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Dilbert: I combined a DNA test kit with big data to predict a person's future health issues. That depressing knowledge caused every member of the test group to make risky lifestyle choices. Now half of them are dead. At the risk of bragging, that's exactly what my model predicted.
Dilbert: Thanks for meeting me on short notice. How are you? Coworker: Well, actually, someone stole my identity and ruined my credit score. I couldn't refinance my loan and lost my house. So I ate myself into poor health. I stopped shaving for a month and ended up on the terrorist watchlist. My boss hates me and is trying to make me quit by giving me bad assignments. My car broke down and I haven't been hugged in a year. Dilbert: Okay, let's get started. Coworker: That's all the time I had.
CEO: The government wants us to make software that can unlock the encrypted data of our users. Either we choose privacy or national security. Should we betray our customers or should we enable terrorists? Figure out which one is more profitable and get back to me. Boss: On it.
Boss: Why are you two hours late for work? Wally: Your wife didn't want to bother you, so she called me and asked if I would go to your house and see if she left her curling iron plugged in. Do you believe me, or do you want to risk being the first person she calls next time. Boss: Well played.
Tina: Sorry I'm late. Traffic was terrible. Dilbert: Isn't the traffic from your house always terrible at this time of day? Tina: Exactly! That's why I'm late every day. Dilbert: Do you see any way you could fix that? Tina: I can't control the traffic. Dilbert: You could leave earlier. Tina: Then I wouldn't get enough sleep. Dilbert; You could go to bed earlier. Tina: Then I wouldn't have time to watch Netflix until two in the morning. Do you want me to hate my life? Dilbert: I didn't until now.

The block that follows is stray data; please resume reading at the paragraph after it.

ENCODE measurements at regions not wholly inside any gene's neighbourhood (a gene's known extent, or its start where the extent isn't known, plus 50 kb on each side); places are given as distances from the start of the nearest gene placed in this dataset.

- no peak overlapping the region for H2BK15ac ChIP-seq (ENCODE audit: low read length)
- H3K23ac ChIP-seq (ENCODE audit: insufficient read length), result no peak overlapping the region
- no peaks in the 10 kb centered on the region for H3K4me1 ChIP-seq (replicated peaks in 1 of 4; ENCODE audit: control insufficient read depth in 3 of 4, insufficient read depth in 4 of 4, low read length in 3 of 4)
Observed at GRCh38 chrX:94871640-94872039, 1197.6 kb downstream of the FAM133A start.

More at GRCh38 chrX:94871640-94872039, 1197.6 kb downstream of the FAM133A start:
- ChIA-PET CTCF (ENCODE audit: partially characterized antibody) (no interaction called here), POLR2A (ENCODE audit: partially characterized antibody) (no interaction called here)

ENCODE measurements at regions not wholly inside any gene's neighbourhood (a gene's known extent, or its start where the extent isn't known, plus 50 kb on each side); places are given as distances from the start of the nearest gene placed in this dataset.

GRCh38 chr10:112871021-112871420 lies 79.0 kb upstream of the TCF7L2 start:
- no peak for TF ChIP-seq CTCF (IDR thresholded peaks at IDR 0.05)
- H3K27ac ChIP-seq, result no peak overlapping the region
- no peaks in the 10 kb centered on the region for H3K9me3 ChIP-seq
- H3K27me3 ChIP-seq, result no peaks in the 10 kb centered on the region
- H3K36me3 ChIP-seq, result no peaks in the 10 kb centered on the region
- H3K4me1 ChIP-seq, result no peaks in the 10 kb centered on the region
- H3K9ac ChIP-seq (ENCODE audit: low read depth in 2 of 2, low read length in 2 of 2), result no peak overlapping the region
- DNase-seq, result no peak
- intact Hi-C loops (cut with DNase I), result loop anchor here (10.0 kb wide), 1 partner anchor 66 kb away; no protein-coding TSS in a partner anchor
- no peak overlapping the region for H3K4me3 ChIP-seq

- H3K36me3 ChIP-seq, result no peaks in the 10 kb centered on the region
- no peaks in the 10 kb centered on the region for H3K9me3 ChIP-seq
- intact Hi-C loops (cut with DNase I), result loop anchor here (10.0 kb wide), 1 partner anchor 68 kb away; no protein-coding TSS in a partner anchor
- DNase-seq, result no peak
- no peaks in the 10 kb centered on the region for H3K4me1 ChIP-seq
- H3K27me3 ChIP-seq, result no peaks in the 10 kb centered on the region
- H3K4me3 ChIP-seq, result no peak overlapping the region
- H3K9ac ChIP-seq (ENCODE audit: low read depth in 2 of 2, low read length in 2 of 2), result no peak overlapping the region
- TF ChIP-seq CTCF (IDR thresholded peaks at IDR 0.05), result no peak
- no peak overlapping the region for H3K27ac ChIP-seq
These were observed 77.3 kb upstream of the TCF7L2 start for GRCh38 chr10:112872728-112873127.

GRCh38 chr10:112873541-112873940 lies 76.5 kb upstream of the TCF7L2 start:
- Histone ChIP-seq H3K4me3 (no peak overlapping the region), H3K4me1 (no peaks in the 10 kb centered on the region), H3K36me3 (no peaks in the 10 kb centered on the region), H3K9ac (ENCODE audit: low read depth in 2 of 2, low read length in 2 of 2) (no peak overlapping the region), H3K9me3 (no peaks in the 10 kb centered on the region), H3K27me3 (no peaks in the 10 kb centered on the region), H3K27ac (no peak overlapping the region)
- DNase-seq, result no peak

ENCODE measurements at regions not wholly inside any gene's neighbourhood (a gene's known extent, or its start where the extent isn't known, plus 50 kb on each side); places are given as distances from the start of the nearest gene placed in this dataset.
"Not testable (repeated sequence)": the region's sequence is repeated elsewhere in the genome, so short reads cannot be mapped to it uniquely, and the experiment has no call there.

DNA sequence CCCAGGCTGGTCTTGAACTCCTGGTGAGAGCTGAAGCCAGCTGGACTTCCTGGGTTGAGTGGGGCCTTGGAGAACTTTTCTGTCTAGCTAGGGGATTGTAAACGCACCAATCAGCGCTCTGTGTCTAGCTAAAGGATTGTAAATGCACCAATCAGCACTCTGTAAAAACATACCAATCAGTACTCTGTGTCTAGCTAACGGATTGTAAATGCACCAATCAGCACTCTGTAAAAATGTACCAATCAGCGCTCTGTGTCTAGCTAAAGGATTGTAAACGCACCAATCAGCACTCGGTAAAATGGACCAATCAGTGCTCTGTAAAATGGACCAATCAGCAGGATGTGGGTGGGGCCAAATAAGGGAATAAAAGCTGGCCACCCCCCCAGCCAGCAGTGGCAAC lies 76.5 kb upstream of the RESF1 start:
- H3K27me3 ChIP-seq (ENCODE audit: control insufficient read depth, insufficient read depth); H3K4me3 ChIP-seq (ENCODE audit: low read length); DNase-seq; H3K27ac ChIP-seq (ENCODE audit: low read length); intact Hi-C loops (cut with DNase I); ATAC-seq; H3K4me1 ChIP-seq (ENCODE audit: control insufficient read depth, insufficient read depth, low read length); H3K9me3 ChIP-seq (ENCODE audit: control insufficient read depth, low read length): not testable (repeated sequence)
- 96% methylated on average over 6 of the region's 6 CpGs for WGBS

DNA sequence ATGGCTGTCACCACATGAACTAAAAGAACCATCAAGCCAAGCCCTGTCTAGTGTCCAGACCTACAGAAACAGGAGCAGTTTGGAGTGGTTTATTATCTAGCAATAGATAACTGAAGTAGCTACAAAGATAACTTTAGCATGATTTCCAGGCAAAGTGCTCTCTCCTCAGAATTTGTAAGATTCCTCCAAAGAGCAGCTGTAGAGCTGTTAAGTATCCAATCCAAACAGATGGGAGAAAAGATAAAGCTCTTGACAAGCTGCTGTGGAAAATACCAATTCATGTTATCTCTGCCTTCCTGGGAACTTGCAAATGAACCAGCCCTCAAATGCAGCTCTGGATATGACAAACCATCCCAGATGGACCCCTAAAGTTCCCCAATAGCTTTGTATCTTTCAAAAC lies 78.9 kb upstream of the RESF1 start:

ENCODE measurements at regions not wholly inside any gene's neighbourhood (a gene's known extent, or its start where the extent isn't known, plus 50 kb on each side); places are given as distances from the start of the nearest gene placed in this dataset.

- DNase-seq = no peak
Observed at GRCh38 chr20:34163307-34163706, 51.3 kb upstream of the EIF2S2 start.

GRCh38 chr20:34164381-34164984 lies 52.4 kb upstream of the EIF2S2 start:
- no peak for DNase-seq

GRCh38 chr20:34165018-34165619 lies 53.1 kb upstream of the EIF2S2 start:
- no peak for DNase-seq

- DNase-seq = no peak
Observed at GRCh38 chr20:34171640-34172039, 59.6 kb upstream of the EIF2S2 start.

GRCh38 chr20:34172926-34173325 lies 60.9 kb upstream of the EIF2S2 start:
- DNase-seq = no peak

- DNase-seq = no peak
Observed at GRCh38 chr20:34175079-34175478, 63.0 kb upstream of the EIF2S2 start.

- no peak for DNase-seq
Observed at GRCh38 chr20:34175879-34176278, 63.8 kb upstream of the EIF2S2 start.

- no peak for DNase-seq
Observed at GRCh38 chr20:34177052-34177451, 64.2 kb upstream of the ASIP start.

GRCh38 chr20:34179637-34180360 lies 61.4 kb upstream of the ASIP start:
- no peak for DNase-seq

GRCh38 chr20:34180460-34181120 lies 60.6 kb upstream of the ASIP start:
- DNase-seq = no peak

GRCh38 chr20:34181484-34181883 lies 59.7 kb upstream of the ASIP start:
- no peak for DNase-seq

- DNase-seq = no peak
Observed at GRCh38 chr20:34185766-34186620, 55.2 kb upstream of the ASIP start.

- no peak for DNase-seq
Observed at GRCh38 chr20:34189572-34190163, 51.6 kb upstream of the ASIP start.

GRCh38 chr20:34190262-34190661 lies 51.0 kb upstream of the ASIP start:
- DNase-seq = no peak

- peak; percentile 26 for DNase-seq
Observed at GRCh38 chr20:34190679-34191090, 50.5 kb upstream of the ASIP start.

CEO: The company's goal is to make the world a better place. Dilbert: How does that square with our stated goal of destroying our competition? If we succeed, those people will be out of jobs. After we annihilate our competition, we can jack up our prices to monopoly levels and take advantage of our customers. Most of our profits go toward making the rich richer. We don't even pay taxes. Meanwhile, my co-workers and I will be living a life that has been stripped of all meaning. Is that what you had in mind by "Making the world a better place?" CEO: I didn't mean better for everyone.
Boss: We made our new phone extra-brittle and gave it a sleek, but slippery case. Consumers will be forced to choose between an ugly protective cover or replacing the phone three times a year. Dilbert: Who would buy such a thing? Boss: We also made it addictive.
Boss: I forgot to make an agenda for this meeting, so I'll just freestyle it with jargon. Let's do a deep dive in the big data and drill down until we hyperlocalize some disruptive technologies. That's enough leadership. Now the rest of you need something to do.
Boss: Our executive team didn't know what to do about weak sales. SO they reorganized the company and gave themselves new titles and big raises. They still don't know what to do about weak sales, but they report being happier about the situation.
Dogbert: I'm creating a reality TV show about ten people locked in a room with one electrical outlet. The central tension will revolve around their daily struggle to charge their phones. Dilbert: Is violence allowed? Dogbert: No, but my producers get a big bonus if it happens anyway.